Appearance and nonverbal communication has been a major part of Italian culture since the Roman era. Our class went on an excursion to Pompeii. In Pompeii we learned a significant amount about the lifestyle of an average Pompeiian. For them, much like now, looks were everything. People would leave their doors open so neighbors passing by could see all the way in to their beautiful gardens. If they couldn’t afford a garden they would paint a complex, detailed garden on the wall in attempt to convince others that it was real. They always had to look good in front of others; putting on a show. We also learned in Pompeii how important the size of your house was. If you had a large house it meant you had more money or status in the city. Both of these things can be referred back to the concept of indirect communication. No one ever said anything, but through these physical symbols people were able to represent and communicate their status in society. La bella figura has been around for centuries.
As was initially mentioned gestures are also a major part of what is not being said, especially in Italy. People here talk with their hands. They use their hands when they’re angry, when they’re happy, when they’re giving directions, sharing information, or just having an average conversation. I’ve seen it at stores when people are exclaiming over a cute dress. I’ve seen it in the street when two friends meet to say hello. I’ve even started using it when I want to emphasize a point and am at a loss for words. Usually during a great meal (which is daily).
To my great surprise I realized this gesture is used for literally everything. While in Pompeii we were waiting for a few stragglers to catch up with the rest of the group. I happened to hop up on a pedestal to sit. Then I got the Gesture. An old man sitting on the other side of the ancient road said something to me, and pulled his fingers towards himself, as though he wanted to talk to me. I am told what he was saying was that I was sitting on an ancient artifact. I’m still unclear if I was disrespecting it or if he thought it would crumble under my weight. Either way, the tiny gesture he gave me with his hand spoke louder than if he shouted in my ear with a loudspeaker. In any case, I slid right off.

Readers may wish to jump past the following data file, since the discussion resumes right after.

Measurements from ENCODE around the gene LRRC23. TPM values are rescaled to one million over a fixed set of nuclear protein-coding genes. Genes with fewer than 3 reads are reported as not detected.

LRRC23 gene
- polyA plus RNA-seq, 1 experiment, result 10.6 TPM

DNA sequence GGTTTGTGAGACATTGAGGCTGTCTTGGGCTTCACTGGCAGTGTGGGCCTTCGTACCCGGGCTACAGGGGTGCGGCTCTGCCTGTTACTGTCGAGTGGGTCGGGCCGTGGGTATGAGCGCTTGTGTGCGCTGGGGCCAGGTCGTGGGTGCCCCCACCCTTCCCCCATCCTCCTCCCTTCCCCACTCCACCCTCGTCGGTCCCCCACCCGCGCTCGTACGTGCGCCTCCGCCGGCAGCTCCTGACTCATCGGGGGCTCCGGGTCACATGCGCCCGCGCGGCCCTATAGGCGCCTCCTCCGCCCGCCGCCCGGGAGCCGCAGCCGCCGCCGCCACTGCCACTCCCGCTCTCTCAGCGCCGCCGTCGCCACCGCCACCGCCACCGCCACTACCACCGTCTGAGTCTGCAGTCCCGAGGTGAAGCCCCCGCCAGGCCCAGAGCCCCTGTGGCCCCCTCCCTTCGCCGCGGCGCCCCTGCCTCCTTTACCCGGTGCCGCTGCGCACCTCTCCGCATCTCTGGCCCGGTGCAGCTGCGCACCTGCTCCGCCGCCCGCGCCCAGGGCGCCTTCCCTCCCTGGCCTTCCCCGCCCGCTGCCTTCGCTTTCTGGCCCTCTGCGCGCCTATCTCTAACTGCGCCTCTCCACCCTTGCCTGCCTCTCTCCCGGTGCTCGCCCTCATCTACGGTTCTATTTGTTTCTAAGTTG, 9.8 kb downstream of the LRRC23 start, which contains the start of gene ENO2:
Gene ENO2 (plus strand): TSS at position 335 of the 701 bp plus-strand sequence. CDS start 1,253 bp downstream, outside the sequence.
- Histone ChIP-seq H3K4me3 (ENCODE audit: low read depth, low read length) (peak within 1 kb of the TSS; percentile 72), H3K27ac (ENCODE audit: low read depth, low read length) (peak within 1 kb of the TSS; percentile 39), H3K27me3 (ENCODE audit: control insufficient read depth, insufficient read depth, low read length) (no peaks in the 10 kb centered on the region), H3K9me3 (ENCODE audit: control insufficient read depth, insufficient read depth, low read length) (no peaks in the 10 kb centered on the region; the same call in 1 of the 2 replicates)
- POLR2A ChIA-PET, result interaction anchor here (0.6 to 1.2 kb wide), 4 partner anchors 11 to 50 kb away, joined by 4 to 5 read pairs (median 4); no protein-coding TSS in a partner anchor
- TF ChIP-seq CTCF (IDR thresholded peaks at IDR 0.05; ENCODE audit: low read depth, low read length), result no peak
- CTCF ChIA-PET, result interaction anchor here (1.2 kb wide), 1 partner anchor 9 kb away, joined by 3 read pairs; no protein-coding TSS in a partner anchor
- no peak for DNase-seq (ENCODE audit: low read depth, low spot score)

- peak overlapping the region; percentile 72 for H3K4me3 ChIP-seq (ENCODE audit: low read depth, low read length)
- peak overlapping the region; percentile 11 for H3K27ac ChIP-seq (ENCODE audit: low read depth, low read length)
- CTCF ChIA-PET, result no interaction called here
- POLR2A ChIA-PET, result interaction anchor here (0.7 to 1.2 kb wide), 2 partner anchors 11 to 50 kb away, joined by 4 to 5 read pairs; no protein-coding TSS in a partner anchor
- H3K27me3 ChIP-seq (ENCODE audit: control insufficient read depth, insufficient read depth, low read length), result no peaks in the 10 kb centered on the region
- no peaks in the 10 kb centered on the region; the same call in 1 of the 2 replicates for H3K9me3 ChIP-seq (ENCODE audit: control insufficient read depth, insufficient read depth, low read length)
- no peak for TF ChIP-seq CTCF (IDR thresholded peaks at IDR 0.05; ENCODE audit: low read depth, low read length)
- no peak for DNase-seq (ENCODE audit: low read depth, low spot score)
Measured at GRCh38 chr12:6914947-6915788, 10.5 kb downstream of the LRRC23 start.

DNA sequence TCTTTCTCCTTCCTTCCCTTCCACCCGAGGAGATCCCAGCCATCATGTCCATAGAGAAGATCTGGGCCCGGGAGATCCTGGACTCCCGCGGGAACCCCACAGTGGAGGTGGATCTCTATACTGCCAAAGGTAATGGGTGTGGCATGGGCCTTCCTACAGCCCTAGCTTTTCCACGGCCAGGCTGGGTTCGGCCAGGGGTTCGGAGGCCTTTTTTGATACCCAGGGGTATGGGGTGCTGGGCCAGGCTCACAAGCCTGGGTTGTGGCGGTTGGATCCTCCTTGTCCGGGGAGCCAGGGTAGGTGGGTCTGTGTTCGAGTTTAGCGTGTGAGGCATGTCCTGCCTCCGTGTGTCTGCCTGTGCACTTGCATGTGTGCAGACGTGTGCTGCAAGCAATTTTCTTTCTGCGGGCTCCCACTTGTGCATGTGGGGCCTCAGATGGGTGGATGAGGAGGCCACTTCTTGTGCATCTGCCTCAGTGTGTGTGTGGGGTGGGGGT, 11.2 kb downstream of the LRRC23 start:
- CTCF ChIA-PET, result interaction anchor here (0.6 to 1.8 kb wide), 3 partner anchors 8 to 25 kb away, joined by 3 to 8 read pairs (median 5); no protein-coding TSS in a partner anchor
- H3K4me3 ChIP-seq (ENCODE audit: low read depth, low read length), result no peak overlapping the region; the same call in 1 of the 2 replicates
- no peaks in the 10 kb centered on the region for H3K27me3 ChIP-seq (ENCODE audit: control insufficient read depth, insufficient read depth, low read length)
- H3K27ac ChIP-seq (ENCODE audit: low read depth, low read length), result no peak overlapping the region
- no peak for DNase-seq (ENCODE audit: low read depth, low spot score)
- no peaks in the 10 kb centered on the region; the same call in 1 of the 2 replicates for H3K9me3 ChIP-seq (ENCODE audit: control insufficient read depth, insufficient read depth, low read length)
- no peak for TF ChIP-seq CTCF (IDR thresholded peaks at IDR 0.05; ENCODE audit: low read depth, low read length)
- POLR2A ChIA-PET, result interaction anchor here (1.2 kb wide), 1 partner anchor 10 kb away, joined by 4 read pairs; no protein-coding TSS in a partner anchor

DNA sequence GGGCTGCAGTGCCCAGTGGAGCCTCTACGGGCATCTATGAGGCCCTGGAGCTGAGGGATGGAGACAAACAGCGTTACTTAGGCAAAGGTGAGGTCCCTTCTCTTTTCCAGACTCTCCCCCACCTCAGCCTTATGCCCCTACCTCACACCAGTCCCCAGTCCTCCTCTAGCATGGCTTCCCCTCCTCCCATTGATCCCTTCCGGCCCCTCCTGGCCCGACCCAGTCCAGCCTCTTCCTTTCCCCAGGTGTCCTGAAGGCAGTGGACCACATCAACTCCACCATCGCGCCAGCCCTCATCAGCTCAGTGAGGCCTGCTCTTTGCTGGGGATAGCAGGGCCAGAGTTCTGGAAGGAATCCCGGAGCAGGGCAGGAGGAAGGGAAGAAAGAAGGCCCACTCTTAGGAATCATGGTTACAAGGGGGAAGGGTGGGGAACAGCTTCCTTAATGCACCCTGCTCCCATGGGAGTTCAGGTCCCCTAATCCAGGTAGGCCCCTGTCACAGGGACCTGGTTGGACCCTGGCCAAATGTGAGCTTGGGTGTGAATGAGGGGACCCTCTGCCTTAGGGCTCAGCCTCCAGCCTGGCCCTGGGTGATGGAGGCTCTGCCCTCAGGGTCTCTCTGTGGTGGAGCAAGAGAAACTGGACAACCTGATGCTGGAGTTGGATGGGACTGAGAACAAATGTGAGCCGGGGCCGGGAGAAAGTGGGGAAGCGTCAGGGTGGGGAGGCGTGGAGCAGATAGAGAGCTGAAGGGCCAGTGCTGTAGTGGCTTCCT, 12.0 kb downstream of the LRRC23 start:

Another day I was crossing the street behind an elderly couple. A car came roaring up the road, barely stopping in time. The old man started shouting in Italian and pursed his fingers. He shook his hand at the car, the words rolling off his tongue like water. I can’t translate what he said, but it was more than clear with the way he shook his hand and the tone and level of his voice exactly what he was saying. I think I’m glad I don’t know that vocabulary. Who knew one gesture could express compliment, excitement, surprise, warning, and so on. How can it say so much without actually saying anything?
The Many Faces of The Gesture:
Lastly, what is the most difficult to get used to is that people here don’t smile the way they do in the U.S. People only smile when they have a reason to do so. This means it’s hard to tell when someone is truly pleased. If you smile at someone you don’t know it usually means you have an ulterior motive. Although my professoressa may disagree, I smile a lot. Learning not to in so as to avoid attention was not and is not easy.
ABOUT THE AUTHOR:
I’m Becky an avid world traveler. I’ve been to many beautiful places such as Mexico, Ireland, Australia, Spain, Austria, Hungary, Czech Republic and Ukraine. I’ve learned a lot along the way in my travels. I have, however, never studied abroad. That is what makes this opportunity unique. Being that I am pursuing my second bachelors degree, I felt this program would be a perfect fit to help develop some of my career goals related to travel and language. My first degree was in Spanish and I am now studying Communications at Colorado State University. The blend of my Spanish degree, combined with the opportunity to be in Italy really makes me feel at home. I’m so blessed to be a part of this program.
SPECIAL THANKS: To Dr. Julia Khrebtan, for guiding us through this beautiful land of Italy. To our host school, Sorrento Lingue. To the Communications Chair, Dr. Sue D. Pendell for allowing us the chance to take this trip and see the wonderful world outside of the United States.